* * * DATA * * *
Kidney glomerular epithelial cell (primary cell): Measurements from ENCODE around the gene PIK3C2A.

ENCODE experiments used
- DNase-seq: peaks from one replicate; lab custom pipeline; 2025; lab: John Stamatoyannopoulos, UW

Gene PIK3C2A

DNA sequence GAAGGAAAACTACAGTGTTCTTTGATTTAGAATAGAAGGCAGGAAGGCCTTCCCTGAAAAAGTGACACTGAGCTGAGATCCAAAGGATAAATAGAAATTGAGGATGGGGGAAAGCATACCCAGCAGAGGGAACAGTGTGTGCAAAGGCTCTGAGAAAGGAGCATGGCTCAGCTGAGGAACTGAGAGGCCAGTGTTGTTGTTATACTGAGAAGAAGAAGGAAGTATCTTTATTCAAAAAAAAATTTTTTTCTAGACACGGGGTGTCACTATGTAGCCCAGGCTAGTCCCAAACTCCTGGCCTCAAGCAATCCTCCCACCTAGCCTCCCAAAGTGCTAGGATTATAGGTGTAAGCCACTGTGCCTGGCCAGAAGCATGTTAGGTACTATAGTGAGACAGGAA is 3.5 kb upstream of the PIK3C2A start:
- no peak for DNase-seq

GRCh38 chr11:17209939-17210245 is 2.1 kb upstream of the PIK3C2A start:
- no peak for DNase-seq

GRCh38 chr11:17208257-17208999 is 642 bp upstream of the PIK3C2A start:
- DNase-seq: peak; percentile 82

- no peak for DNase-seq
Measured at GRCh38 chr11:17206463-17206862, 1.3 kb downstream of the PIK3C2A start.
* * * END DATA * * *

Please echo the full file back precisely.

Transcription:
Kidney glomerular epithelial cell (primary cell): Measurements from ENCODE around the gene PIK3C2A.

ENCODE experiments used
- DNase-seq: peaks from one replicate; lab custom pipeline; 2025; lab: John Stamatoyannopoulos, UW

Gene PIK3C2A

DNA sequence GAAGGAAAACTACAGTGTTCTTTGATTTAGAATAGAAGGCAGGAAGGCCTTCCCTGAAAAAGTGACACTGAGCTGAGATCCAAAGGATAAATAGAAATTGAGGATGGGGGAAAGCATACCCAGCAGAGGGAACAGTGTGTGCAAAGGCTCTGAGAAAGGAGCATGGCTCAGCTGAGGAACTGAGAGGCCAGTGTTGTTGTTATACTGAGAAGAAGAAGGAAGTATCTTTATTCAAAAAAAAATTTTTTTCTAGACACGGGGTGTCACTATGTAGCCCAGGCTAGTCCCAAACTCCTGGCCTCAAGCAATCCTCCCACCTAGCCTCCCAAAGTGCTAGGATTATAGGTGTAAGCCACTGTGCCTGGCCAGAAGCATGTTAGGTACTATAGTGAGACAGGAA is 3.5 kb upstream of the PIK3C2A start:
- no peak for DNase-seq

GRCh38 chr11:17209939-17210245 is 2.1 kb upstream of the PIK3C2A start:
- no peak for DNase-seq

GRCh38 chr11:17208257-17208999 is 642 bp upstream of the PIK3C2A start:
- DNase-seq: peak; percentile 82

- no peak for DNase-seq
Measured at GRCh38 chr11:17206463-17206862, 1.3 kb downstream of the PIK3C2A start.